In the interactive example, the results on the first page followed those of the static ranking and the second page was enhanced by interactively incorporating user clicks, but at the cost of alienating users with a preference for guitars. This can be resolved using a dynamic approach that determines optimal rankings for both pages of search results. Using the ‘Interactive Exploratory Search’ (Jin, 2013) dynamic IR approach, a first page of results can be found that balances the learning of a user’s preference and the display of relevant documents.
When used, this approach finds that a diversified first page ranking maximizes its learning potential so that improved, targeted results can be returned for the next page. This can also be considered in light of the explore/exploit methodology common to dynamic IR problems, where on the first page documents are explored, then relevant documents are exploited on the second page. Any performance losses suffered due to first page diversification are gained by overall improvements in the second page.
In summary, the differences between the three types of IR system in the conceptual model are: Static systems are those that operate over a single stage or otherwise multiple stages which are independent of one another. Interactive systems extend static systems by introducing local dependency from one stage to the next and individual goals per stage. A dynamic system extends an interactive system by focusing on a single goal that forces dependency across all stages.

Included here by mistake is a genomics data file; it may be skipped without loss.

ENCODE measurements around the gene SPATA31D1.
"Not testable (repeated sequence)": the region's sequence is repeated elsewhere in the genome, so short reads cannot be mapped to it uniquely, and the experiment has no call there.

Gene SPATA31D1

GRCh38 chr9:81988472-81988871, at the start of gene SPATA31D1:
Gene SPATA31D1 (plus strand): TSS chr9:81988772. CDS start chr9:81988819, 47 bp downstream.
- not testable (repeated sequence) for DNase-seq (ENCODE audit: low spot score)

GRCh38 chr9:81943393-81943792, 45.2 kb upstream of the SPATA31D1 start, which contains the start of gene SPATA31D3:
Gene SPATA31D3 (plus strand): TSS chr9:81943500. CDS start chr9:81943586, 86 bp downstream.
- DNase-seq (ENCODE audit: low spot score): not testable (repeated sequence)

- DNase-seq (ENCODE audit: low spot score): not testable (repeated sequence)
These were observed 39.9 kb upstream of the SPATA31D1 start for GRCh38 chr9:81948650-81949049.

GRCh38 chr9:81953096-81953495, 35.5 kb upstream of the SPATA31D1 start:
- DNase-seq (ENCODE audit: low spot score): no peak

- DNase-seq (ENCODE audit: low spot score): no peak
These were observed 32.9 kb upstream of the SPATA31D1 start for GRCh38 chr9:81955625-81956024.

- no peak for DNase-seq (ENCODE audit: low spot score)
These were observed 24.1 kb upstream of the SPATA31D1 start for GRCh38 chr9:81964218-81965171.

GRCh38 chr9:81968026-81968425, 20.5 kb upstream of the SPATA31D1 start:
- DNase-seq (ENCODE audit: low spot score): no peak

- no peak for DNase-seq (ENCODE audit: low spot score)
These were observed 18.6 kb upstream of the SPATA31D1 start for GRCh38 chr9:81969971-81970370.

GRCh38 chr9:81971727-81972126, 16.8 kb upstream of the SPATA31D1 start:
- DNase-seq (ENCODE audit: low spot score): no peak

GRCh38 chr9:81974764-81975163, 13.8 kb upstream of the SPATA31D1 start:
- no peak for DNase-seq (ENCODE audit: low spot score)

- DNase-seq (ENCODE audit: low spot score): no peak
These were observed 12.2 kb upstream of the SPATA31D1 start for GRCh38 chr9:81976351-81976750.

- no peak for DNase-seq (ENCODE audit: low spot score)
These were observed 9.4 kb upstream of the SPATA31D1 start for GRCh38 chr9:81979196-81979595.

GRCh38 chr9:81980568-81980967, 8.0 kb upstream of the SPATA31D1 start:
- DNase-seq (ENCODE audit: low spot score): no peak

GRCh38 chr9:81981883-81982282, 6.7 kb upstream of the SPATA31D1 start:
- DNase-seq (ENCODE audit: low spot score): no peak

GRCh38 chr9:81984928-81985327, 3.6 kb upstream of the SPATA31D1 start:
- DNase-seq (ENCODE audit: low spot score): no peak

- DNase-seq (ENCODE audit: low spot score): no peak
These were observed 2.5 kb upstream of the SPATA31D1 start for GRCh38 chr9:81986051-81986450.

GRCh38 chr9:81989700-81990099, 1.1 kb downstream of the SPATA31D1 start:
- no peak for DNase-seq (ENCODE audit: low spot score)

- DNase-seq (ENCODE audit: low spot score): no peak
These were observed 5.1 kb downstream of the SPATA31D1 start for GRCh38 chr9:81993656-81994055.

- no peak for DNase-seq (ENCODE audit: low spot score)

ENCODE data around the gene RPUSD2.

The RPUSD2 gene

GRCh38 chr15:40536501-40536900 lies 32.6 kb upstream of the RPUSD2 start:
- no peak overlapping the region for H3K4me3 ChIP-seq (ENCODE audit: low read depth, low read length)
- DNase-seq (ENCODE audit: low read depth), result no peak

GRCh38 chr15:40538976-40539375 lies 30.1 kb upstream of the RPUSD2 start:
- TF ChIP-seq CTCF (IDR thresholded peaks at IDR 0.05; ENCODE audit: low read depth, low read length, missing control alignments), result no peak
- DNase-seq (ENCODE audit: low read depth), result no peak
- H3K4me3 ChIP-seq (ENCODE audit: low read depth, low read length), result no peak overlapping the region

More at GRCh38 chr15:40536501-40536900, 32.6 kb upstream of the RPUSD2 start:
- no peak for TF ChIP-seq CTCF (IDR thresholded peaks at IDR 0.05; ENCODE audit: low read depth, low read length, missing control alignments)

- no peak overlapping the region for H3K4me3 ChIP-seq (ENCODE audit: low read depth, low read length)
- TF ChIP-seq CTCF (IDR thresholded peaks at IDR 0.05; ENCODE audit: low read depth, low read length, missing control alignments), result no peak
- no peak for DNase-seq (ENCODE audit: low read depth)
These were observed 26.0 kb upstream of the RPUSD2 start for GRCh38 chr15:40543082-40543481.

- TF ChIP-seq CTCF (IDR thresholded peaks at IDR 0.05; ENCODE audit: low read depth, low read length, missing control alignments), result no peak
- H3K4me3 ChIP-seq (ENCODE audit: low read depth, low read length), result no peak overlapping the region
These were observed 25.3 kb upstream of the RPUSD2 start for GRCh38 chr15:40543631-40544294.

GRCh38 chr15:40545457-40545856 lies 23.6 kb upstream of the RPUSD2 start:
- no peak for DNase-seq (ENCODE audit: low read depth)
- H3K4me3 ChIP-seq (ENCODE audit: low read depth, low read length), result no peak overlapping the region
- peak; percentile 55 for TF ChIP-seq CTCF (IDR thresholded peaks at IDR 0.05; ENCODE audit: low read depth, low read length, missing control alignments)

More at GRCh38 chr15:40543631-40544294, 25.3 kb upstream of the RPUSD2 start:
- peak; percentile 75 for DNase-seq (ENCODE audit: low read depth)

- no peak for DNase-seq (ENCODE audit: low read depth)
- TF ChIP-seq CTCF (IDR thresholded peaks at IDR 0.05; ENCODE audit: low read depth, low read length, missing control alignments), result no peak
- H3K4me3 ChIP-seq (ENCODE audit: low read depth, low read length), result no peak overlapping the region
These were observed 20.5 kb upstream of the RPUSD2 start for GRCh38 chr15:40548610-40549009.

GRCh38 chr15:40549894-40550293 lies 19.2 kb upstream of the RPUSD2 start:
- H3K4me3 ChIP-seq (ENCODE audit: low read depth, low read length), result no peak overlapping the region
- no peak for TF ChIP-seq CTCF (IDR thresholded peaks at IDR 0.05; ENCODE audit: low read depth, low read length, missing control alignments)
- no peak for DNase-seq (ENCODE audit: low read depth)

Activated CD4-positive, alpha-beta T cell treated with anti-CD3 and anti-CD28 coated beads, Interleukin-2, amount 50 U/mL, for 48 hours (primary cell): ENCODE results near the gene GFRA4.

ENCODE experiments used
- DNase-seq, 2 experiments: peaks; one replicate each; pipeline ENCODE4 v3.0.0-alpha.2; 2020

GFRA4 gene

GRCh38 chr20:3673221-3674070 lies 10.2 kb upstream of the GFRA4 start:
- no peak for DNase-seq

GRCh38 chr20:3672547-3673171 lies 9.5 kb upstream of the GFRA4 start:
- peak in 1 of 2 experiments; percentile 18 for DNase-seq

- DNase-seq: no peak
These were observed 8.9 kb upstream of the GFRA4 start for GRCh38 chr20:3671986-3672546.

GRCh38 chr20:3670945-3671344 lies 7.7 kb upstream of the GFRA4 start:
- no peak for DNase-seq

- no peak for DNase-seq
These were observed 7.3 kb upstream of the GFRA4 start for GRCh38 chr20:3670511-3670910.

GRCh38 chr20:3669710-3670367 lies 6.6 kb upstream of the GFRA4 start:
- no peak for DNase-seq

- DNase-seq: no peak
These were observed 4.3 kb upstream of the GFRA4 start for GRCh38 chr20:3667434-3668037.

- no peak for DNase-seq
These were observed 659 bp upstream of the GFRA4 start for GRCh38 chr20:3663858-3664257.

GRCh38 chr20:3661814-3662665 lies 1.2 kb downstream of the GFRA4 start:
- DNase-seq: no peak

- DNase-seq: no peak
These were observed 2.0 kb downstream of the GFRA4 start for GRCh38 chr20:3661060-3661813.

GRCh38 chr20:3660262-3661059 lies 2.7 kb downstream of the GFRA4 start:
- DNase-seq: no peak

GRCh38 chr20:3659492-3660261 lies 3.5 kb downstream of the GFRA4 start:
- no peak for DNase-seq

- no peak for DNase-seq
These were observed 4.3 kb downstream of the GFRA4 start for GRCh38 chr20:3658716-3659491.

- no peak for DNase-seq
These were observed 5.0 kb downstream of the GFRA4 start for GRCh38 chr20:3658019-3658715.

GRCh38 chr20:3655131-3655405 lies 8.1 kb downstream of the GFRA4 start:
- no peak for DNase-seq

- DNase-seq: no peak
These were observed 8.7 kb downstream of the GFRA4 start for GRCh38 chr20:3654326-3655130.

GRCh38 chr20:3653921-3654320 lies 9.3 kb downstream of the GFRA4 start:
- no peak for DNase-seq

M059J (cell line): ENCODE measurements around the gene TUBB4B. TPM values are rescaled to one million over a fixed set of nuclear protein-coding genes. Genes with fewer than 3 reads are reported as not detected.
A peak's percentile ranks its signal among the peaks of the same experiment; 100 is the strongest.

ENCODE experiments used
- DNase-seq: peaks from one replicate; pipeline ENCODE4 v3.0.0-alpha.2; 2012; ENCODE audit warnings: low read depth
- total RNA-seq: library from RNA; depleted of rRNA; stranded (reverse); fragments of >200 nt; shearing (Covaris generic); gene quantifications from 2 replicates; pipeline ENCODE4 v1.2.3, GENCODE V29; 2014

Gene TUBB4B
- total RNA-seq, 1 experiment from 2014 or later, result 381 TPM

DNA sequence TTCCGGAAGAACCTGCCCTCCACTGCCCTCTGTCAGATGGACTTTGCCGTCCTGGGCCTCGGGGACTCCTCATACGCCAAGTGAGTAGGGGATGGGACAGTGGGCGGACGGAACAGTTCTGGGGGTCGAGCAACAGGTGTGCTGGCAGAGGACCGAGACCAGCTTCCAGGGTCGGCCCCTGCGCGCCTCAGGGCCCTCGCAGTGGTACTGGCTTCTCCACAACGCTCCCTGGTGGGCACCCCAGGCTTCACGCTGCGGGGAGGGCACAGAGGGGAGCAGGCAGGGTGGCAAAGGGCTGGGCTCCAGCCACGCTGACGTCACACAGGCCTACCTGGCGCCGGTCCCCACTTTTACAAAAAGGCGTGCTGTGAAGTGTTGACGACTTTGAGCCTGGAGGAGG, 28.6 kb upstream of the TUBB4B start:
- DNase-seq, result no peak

A dynamic system is one which changes or adapts over time and can be a range of things, from a ranking and retrieval algorithm, to an advert recommender or a query suggestion model. The increased complexity of search systems has resulted in the need for dynamic modelling as documents, relevance, users and tasks all exhibit dynamic behaviour. Dynamic IR is the modelling of adaptive, responsive, goal-oriented information retrieval systems, and an emerging sub-field of information retrieval research.
The content of this article has been revised from the original publication by the British Computer Society in 2015. This topic is expanded upon in the book ‘Dynamic Information Retrieval Modeling’ available to buy from Amazon.